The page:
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Making Agile Management Meaningful

In the past, one of my favorite go-tos when exploring the web was Quora, the popular question and answer site. I would read through a lot of high quality answers by subject and domain experts; perfect for when I had some time on my hands during the boring commute to work. One day I saw a highly rated answer on my feed, and began to read through it without paying attention to the author’s name. I glanced at the author name and was stunned to see the Quora profile of US President Obama.

Over time the rational, crisp, and domain-specific answers were replaced by fluff posts; stories of personal challenges and triumphs became popular. These stories had the feel-good factor but contained no compelling learning, other than perhaps an increased sense of empathy. My enthusiasm took a beating too, since I didn’t feel a sense of personal development after reading these answers. The intelligent contributors were relegated to the background as well.

We should think along the same lines when we talk about implementing Agile—it’s important to segregate fluff from tangible goals and results so that we do not end up isolating the intelligent participant or contributor. The Agile implementation should not be just conducting ceremonies, but a mind-set which gives quantifiable results.

Some of the ways to make this possible are found below. Note that this is not a one-size-fits-all, since every team may have unique challenges and ecosystems.

 Agile Metrics for the Team and By the Team

Teams can define goals for themselves. These can be internal facing goals and define measurable improvements that the team want to see for themselves. Some examples could be velocity improvements, bug count reduction, and code review process improvement to prevent bug leaks.

This will provide quantifiable goals for the teams and the relevant Agile meetings could be focused around these goals. For example, the retrospectives could have discussions around how the team is performing for these identified goals and if any change is required in their implementation. If the code review process is overhauled and yet bugs are still being found, there should be action items around the changed process.

Understanding the Value Provided by Best Practices vs Stringent Implementation

There are times when some of the best practices don't make sense to everyone. For instance, it might be a good practice to update actuals every day for effective burndown, but unless the team understands the value it brings it will seem like just another administrative task being insisted upon by leadership. Teams need to understand and be on board with what everyone is expecting to gain out of it.

Looking at Holistic Improvement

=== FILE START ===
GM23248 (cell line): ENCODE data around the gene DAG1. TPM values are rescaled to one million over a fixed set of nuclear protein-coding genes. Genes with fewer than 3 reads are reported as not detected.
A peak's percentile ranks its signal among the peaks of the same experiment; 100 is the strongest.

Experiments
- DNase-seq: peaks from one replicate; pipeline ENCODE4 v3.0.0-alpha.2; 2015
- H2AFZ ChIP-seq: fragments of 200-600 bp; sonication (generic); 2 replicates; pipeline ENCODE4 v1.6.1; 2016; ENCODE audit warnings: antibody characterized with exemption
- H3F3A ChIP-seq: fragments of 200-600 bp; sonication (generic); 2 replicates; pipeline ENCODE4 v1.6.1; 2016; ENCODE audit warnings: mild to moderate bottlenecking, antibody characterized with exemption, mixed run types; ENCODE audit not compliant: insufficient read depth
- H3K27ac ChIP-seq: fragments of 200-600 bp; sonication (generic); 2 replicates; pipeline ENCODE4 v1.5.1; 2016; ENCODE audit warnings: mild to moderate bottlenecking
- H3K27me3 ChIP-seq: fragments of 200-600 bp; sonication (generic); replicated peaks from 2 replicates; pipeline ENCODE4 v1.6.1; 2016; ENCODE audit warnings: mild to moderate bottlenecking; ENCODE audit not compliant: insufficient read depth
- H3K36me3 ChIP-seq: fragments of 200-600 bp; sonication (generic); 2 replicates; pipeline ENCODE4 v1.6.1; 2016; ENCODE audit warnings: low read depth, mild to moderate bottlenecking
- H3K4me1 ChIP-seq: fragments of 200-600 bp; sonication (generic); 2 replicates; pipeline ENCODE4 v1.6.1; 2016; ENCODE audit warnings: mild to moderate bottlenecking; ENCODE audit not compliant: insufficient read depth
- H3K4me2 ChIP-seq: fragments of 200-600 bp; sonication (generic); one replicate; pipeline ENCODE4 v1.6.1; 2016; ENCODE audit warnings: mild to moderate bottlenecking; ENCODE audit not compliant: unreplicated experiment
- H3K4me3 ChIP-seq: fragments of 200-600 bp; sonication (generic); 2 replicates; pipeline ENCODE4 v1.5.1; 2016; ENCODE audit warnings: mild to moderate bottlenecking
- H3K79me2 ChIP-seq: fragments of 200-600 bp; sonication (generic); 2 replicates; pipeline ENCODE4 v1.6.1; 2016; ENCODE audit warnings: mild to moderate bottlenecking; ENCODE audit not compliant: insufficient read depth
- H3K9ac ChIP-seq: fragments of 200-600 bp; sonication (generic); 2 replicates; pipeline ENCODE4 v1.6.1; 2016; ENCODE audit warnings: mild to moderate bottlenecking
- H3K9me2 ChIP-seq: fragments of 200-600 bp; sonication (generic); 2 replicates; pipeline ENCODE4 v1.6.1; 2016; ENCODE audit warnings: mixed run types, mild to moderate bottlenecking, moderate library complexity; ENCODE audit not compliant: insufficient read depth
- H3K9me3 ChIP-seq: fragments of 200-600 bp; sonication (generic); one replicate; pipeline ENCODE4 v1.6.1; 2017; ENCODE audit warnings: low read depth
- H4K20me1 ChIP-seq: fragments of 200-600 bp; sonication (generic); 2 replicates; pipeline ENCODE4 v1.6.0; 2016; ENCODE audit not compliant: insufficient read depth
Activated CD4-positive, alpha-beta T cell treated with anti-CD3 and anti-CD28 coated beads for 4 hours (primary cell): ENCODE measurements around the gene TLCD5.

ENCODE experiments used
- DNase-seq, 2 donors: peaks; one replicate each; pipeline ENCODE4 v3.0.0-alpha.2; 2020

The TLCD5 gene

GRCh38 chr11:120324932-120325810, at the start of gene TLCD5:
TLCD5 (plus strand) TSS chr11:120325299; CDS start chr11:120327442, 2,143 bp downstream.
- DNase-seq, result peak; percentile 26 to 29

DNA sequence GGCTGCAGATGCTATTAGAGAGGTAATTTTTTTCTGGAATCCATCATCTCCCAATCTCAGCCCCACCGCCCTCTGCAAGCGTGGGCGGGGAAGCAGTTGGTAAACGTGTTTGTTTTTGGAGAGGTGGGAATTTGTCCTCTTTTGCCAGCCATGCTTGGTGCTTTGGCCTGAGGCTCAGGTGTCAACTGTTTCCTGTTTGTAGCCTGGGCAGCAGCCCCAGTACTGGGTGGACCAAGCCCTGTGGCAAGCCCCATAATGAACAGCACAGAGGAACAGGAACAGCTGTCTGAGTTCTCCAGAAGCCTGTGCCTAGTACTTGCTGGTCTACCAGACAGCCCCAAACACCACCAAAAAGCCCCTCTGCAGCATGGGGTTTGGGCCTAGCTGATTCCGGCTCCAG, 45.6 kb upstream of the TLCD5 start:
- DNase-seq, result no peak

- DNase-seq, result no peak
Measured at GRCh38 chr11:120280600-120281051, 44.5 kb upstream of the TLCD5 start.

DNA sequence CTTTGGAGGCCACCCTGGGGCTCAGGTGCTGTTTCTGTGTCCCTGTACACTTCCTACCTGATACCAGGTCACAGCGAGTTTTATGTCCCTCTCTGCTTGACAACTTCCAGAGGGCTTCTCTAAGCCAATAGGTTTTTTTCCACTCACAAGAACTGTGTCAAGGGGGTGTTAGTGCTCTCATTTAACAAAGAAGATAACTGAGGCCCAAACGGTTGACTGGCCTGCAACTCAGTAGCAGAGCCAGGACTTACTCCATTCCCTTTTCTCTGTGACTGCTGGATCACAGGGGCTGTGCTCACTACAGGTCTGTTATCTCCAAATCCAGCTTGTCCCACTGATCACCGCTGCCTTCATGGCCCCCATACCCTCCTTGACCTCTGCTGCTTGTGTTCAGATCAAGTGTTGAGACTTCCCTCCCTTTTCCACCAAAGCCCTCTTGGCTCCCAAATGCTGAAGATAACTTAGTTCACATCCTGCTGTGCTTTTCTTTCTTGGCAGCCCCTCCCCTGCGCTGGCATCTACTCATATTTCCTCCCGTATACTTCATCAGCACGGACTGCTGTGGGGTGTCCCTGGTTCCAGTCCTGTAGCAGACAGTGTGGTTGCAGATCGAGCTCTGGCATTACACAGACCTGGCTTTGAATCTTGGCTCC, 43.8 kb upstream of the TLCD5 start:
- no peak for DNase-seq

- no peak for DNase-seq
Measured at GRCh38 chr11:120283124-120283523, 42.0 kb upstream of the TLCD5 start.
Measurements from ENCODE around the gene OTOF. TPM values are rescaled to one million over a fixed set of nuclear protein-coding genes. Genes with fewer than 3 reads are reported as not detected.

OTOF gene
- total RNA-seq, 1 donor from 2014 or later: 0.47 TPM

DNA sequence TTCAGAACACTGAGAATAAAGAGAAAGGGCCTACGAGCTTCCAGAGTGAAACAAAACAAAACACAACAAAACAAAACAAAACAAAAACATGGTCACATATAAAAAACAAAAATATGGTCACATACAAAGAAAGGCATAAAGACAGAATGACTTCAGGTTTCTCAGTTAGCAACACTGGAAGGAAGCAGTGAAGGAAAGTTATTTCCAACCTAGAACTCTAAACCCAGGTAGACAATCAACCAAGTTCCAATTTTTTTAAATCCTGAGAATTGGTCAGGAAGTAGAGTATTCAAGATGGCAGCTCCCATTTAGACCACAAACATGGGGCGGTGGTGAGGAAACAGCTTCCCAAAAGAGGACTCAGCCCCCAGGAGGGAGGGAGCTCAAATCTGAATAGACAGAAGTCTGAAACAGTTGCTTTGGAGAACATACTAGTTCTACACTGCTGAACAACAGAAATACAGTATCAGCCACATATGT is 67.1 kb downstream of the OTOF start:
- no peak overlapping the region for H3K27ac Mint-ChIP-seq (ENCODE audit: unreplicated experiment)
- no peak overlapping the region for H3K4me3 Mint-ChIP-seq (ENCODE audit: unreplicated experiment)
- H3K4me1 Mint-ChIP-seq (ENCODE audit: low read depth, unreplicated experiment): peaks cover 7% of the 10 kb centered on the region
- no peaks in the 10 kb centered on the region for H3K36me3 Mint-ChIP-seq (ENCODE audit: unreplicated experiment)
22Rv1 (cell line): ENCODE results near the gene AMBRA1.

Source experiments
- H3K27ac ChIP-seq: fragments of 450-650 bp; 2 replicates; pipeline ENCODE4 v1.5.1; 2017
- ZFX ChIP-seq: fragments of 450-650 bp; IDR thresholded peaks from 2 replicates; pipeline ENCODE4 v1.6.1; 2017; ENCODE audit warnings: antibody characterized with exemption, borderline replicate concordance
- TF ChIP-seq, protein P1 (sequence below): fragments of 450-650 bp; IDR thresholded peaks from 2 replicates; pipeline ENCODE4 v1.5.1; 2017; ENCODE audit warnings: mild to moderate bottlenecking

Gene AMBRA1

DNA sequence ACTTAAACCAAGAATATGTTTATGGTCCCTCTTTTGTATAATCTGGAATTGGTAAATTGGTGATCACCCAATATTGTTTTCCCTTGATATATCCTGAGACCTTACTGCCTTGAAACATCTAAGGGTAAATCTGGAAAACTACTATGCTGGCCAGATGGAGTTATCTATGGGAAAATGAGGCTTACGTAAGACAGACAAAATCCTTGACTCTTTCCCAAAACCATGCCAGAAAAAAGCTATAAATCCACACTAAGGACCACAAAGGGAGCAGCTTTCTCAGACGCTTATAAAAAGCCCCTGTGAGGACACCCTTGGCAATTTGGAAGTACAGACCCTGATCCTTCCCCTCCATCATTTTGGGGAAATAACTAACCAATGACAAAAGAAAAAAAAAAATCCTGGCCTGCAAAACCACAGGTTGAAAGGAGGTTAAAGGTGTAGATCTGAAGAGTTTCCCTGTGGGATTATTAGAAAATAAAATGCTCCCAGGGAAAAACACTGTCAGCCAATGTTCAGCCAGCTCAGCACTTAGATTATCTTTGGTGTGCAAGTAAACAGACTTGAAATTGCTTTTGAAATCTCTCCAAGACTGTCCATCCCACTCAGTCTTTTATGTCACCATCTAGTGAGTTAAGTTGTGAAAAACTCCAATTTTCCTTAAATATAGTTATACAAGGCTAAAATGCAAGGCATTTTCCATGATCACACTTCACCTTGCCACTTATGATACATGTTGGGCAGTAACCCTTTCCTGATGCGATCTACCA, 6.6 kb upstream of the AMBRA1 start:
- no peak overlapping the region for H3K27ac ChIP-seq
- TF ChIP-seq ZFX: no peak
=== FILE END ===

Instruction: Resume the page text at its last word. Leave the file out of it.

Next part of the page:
Agile implementation should not have a narrow focus. If the organization’s goal is faster time to market, then the focus area is not just the number of features that the team can deliver but also the other areas that have the possibility of delaying time to market (lack of effective prioritization or unstable deployment infrastructure, to name a few). For this goal, team’s velocity is not an effective measure. Instead, cycle time needs to be analyzed to identify the problem areas.

Analyzing the Problem with Proper Context

While touching on problem areas it is possible to come up with solutions that seem obvious but might not be accurate. One scenario may be that if the team is analyzing a regression, obvious solutions may appear as the use case was missed while testing, with a solution of more exhaustive testing. Fishbone Analysis or 5 Whys are effective ways that could help the team reach the correct root cause.

Frequent Agile Maturity Surveys to Identify the Achilles Heel

We can’t solve a problem we don’t know about. These surveys would provide specific areas of improvements and call out blockers, instead of speculating on problems.

Overall, we are not looking for team members that are observers, but those who can be participants to start with and continue to contribute. Helping them understand and get on board to the value-add brought about by this transformation is the first step toward that goal.

About the author

Ruchi Wadhera has always been compulsively curious, a quality that has driven her to invest in areas of interest such as Agile, Technology, and Travel. She values the human aspect of Agile which inspires her to bond with her team as individuals. Having spent seven years of her professional life as a Java developer, she strives to comprehend any problem from her team’s perspective before looking for solutions. Holding a Bachelor's Degree in Information Technology, she is also a Certified Scrum Master and SAFe Agilist.